That Stop-Loss wears its generally good intentions on its camo sleeve doesn’t keep it from being consigned to the missed-opportunity file. This military melodrama, Kimberly Peirce’s first film since her award-winning debut, Boys Don’t Cry, centers on golden-boy squad leader Brandon King (Ryan Phillippe), whose unit is ambushed in a Tikrit alleyway near the end of his tour and takes grievous casualties. Feted in his Texas hometown on his return from Iraq with his sharpshooting best bud Steve (Channing Tatum), it doesn’t take long for his circle’s combat fatigue to metastasize: Steve drunkenly digs a shallow grave on the lawn of his spooked fiancée (Abbie Cornish), and another surly brother-in-arms (Joseph Gordon-Levitt) is tossed out by his new wife and commences using their still-wrapped wedding presents for shotgun practice. Then Brandon is stunned to learn he’s had his contract renewed by the Army via “stop-loss,” a backdoor-draft loophole that the Bush Administration has exercised on an estimated 100,000 personnel. He lashes out, goes AWOL and hits the highway with the aid of Steve’s girl, naïvely hoping for help from his senator but essentially fleeing from the consequences of losing his identity as a soldier.
Peirce and her co-writer, Mark Richard, frontload the movie with this-ain’t-a-simple-antiwar-tract material; before the white-knuckle, bloody combat sequence, Brandon’s men are seen in the breadth of their camaraderie, undergoing Christian baptisms, compulsively videotaping their downtime antics, and singing along to that Toby Keith horseshit. Drinking and dancing with their honeys stateside, they verbalize their experiences only with “We need to drop a 10,000-pound bomb on the Hajiis” bluster, and the silent counter offered is worried looks between the women. Peirce presents the stop-loss tactic as the sole potent wedge between these guys; being blatantly exploited by his country is what drives Brandon to question his bruised but patriotically-correct loyalty. Still, when Phillippe, whose straight-arrow sergeant initially shows few signs of repressed damage, is suddenly blurting out “Fuck the president” in his CO’s office upon learning he’s being redeployed, the lovely but limited actor can’t put forth a credible damburst of fury. And his flight from duty results in a painfully contrived half-a-road movie, complete with a psychotic ass-kicking administered to smash-and-grab car thieves, and minor characters who provide the chorus of political discontent (another desperate, fugitive soldier in a motel, the embittered brother of a dead comrade). The unspoken tension in those early Texas scenes defines Stop-Loss throughout; it knows it wants to defend and illustrate the kinship forged in battle, but keeps the debate about this particular war on the periphery to avoid offending either hawks or doves.
Peirce managed to tastefully mythologize the Brandon Teena tragedy in Boys Don’t Cry on the strength of her actors (pivotally, Chloë Sevigny), and here the bullnecked Tatum and the husky-voiced Cornish supply an impassioned dynamic to their uncertain and underwritten relationship. (Apart, Cornish is scarcely more than a sounding board for Phillippe’s aggrieved outpourings, and when the massive Tatum inevitably comes to blows with his fugitive pal, you expect him to snap Phillippe in half.) Alas, Gordon-Levitt, so resourceful even in middling fare like The Lookout, is playing a generically conceived representative of the walking wounded and is hamstrung into merely staring mournfully into space or boiling over, as required. But carrying his big scene as Brandon’s charge who was blinded and maimed in Tikrit, Victor Rasuk emotionally connects to something larger and truer than the film’s tentative agenda, bubbly and wolfish at receiving visitors, teasing Philippe and gripping his hand with a prosthetic. He even makes a line like “I’d go back, ’cause if I got killed my family would get green cards” sound confessional and not stilted. It’s a performance that would fit in Hal Ashby films like The Last Detail and Coming Home, which the press notes cite as influences on Peirce. How so? Reliant on cutting from one hyper, confrontational close-up to another, and shamelessly springing a withheld trauma from the opening ambush as a third-act flashback, she all too frequently mutes the notes of naturalism and social anger those ’70s touchstones reliably struck, and strands Stop-Loss in hot-topic limbo.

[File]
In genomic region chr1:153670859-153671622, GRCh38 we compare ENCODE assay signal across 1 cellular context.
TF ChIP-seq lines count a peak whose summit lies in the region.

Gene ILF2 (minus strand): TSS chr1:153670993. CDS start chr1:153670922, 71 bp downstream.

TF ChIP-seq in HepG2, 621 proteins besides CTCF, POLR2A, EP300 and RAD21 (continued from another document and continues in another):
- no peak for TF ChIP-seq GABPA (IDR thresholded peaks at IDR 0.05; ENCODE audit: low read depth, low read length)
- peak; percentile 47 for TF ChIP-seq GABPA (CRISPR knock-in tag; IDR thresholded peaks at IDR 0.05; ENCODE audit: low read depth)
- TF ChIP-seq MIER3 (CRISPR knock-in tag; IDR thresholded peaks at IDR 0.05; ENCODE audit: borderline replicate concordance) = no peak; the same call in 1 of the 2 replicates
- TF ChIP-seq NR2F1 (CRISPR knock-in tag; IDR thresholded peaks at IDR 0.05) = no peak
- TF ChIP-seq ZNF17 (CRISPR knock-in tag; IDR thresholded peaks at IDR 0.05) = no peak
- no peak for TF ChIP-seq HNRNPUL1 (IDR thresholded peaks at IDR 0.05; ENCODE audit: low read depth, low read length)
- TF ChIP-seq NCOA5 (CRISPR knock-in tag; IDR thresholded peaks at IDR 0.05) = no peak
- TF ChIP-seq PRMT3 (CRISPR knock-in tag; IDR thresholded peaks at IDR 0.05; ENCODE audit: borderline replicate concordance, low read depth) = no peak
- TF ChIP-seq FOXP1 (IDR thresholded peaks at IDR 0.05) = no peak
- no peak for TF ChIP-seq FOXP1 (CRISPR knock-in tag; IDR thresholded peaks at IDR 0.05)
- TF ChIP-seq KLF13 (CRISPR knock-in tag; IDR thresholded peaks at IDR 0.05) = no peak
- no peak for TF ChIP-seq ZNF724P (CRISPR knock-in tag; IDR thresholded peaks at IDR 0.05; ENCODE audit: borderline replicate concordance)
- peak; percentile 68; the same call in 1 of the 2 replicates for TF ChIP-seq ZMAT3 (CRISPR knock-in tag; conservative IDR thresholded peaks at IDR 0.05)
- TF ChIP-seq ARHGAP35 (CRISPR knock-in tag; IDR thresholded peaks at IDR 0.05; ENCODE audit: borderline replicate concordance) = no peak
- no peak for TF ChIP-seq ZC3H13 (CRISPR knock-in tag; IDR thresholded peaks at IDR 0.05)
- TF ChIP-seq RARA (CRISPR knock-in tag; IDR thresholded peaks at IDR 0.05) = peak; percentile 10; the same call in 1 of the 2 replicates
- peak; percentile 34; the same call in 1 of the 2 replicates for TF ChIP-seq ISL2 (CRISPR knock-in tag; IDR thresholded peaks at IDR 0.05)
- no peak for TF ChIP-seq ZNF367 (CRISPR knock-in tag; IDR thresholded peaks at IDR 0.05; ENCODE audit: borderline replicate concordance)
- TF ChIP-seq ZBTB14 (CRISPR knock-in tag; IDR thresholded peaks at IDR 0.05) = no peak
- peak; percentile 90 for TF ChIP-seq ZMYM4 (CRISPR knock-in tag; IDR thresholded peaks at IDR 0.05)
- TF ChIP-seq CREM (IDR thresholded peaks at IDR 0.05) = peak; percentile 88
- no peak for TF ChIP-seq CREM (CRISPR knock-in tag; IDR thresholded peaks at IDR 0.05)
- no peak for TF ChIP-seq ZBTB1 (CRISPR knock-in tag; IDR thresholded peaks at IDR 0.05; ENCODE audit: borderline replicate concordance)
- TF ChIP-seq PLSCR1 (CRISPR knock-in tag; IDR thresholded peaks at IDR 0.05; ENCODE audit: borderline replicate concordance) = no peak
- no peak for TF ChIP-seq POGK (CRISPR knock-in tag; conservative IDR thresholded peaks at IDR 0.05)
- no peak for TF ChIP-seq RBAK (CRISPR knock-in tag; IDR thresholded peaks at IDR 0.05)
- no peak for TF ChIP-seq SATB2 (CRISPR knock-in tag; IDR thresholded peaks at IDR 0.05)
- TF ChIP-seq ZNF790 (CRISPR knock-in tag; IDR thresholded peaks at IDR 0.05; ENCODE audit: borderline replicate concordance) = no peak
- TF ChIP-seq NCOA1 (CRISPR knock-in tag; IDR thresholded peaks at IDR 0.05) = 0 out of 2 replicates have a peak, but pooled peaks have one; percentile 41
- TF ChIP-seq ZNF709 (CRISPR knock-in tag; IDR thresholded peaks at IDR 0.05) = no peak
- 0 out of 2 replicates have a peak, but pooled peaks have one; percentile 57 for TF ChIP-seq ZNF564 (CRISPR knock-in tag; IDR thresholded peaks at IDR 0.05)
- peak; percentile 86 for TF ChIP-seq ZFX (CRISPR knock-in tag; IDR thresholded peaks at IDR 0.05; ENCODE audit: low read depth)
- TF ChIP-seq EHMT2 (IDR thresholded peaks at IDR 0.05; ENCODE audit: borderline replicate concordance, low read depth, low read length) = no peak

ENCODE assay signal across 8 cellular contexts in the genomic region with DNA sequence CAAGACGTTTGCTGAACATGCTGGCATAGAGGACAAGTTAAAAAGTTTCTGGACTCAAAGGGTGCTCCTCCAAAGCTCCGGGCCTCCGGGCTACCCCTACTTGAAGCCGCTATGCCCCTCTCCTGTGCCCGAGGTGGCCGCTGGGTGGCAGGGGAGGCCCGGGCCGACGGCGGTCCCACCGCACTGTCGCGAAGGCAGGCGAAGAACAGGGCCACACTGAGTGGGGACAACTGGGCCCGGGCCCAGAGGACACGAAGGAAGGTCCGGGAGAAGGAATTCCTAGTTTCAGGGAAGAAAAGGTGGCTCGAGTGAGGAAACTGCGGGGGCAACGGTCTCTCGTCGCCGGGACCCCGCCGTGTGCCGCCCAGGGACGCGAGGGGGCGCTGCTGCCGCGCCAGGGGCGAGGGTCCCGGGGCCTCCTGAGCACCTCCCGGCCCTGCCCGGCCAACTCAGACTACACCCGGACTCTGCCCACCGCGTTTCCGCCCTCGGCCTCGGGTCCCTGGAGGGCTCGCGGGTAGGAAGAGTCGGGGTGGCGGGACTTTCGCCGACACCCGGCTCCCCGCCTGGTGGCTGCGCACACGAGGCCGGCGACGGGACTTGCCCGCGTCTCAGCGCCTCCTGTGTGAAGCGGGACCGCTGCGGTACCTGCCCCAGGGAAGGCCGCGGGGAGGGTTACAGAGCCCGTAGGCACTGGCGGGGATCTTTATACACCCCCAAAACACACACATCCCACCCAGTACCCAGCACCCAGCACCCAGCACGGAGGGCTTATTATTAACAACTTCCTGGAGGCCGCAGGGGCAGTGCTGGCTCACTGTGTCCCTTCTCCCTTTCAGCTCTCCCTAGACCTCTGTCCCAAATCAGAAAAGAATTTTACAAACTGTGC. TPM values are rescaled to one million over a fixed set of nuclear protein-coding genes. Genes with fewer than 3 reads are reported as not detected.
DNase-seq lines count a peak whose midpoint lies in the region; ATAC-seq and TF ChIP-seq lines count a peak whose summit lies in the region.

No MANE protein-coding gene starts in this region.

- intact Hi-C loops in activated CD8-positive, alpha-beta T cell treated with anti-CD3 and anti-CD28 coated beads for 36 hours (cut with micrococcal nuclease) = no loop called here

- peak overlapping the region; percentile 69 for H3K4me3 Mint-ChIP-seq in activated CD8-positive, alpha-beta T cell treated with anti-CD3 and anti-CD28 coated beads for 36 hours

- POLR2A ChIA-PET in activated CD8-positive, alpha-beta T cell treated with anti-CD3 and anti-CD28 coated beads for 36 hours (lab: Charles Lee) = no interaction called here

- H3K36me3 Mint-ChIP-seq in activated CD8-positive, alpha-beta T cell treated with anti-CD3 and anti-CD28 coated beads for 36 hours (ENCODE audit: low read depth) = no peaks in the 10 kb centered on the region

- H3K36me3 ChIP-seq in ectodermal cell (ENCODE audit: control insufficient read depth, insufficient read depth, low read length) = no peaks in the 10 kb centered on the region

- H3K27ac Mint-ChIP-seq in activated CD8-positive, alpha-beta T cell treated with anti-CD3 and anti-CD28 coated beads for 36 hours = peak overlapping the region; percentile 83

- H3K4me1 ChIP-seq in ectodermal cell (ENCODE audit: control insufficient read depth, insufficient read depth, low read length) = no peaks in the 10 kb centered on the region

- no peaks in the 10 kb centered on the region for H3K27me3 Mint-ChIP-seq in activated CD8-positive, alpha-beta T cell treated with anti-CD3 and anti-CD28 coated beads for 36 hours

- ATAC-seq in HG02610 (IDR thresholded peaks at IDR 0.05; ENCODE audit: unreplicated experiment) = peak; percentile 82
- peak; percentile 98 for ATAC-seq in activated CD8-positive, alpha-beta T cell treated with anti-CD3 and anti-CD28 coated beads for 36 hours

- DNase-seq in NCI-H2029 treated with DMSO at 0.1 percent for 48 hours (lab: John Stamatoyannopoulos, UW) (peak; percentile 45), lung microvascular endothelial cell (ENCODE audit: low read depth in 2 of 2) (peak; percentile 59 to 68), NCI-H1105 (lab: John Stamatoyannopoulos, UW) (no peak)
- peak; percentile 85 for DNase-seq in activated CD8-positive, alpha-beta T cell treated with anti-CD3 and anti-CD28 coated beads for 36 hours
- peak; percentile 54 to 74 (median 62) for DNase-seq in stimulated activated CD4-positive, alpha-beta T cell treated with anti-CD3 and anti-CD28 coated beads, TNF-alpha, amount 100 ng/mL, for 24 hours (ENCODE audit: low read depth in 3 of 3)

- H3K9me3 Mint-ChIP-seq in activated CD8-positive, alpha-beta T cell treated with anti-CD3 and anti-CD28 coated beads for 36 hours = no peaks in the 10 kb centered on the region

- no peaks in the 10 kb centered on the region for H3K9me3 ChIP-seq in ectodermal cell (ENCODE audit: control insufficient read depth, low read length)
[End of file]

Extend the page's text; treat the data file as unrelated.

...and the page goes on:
The image is MTV-slick and the sound is head-duckingly effective.
Kimberly Pierce and co-writer Mark Richard converse on an alternately dry and redundant commentary track that’s occasionally enlivened by Pierce’s personal anecdotes. The director’s thoughts on the war and her brother’s experience fighting in Iraq similarly deepen a featurette on the film’s making-of. Eleven deleted scenes are also included, and though Pierce justifies why they were excised, the film could have benefited from the unpretentious glimpses of working-class life many of these scenes evince. Rounding out the disc: a featurette on the film’s actors going through boot camp and a series of previews.
Like almost all other Iraq war movies, Stop-Loss is as much about the war as it is about making movies-and like its kin, it isn’t any good.